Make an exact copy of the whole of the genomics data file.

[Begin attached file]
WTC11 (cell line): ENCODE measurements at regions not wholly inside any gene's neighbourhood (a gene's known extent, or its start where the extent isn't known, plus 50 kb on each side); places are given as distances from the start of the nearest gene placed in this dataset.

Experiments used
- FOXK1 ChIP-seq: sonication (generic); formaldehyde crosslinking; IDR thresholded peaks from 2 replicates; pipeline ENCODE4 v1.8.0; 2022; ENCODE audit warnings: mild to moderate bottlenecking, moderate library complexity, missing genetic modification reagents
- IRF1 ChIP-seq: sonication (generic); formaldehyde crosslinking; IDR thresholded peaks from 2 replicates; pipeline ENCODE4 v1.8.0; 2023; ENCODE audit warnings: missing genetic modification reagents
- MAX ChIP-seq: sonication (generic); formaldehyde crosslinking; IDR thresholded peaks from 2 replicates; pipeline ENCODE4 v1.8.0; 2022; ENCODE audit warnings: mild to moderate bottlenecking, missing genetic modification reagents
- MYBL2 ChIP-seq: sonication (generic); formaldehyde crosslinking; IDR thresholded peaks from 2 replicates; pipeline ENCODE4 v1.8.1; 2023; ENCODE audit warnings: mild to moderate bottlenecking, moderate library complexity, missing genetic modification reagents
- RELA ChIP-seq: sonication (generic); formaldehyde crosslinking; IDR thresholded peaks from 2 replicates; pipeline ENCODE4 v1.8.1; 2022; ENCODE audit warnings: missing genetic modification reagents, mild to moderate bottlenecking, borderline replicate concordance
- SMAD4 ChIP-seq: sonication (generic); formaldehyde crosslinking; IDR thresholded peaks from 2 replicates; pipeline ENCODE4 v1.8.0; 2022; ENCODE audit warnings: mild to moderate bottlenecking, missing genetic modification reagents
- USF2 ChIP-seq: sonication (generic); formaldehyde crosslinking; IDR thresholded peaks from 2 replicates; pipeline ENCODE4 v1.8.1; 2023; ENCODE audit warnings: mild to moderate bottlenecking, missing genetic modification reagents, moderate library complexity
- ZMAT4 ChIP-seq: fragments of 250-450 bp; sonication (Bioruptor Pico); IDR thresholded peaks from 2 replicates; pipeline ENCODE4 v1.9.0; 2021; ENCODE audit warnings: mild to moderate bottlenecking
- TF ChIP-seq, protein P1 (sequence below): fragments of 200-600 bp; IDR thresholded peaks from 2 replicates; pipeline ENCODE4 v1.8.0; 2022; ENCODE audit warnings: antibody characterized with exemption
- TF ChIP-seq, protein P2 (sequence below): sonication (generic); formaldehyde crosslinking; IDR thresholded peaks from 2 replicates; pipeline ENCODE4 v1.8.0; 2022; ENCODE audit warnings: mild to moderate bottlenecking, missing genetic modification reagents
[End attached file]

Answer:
WTC11 (cell line): ENCODE measurements at regions not wholly inside any gene's neighbourhood (a gene's known extent, or its start where the extent isn't known, plus 50 kb on each side); places are given as distances from the start of the nearest gene placed in this dataset.

Experiments used
- FOXK1 ChIP-seq: sonication (generic); formaldehyde crosslinking; IDR thresholded peaks from 2 replicates; pipeline ENCODE4 v1.8.0; 2022; ENCODE audit warnings: mild to moderate bottlenecking, moderate library complexity, missing genetic modification reagents
- IRF1 ChIP-seq: sonication (generic); formaldehyde crosslinking; IDR thresholded peaks from 2 replicates; pipeline ENCODE4 v1.8.0; 2023; ENCODE audit warnings: missing genetic modification reagents
- MAX ChIP-seq: sonication (generic); formaldehyde crosslinking; IDR thresholded peaks from 2 replicates; pipeline ENCODE4 v1.8.0; 2022; ENCODE audit warnings: mild to moderate bottlenecking, missing genetic modification reagents
- MYBL2 ChIP-seq: sonication (generic); formaldehyde crosslinking; IDR thresholded peaks from 2 replicates; pipeline ENCODE4 v1.8.1; 2023; ENCODE audit warnings: mild to moderate bottlenecking, moderate library complexity, missing genetic modification reagents
- RELA ChIP-seq: sonication (generic); formaldehyde crosslinking; IDR thresholded peaks from 2 replicates; pipeline ENCODE4 v1.8.1; 2022; ENCODE audit warnings: missing genetic modification reagents, mild to moderate bottlenecking, borderline replicate concordance
- SMAD4 ChIP-seq: sonication (generic); formaldehyde crosslinking; IDR thresholded peaks from 2 replicates; pipeline ENCODE4 v1.8.0; 2022; ENCODE audit warnings: mild to moderate bottlenecking, missing genetic modification reagents
- USF2 ChIP-seq: sonication (generic); formaldehyde crosslinking; IDR thresholded peaks from 2 replicates; pipeline ENCODE4 v1.8.1; 2023; ENCODE audit warnings: mild to moderate bottlenecking, missing genetic modification reagents, moderate library complexity
- ZMAT4 ChIP-seq: fragments of 250-450 bp; sonication (Bioruptor Pico); IDR thresholded peaks from 2 replicates; pipeline ENCODE4 v1.9.0; 2021; ENCODE audit warnings: mild to moderate bottlenecking
- TF ChIP-seq, protein P1 (sequence below): fragments of 200-600 bp; IDR thresholded peaks from 2 replicates; pipeline ENCODE4 v1.8.0; 2022; ENCODE audit warnings: antibody characterized with exemption
- TF ChIP-seq, protein P2 (sequence below): sonication (generic); formaldehyde crosslinking; IDR thresholded peaks from 2 replicates; pipeline ENCODE4 v1.8.0; 2022; ENCODE audit warnings: mild to moderate bottlenecking, missing genetic modification reagents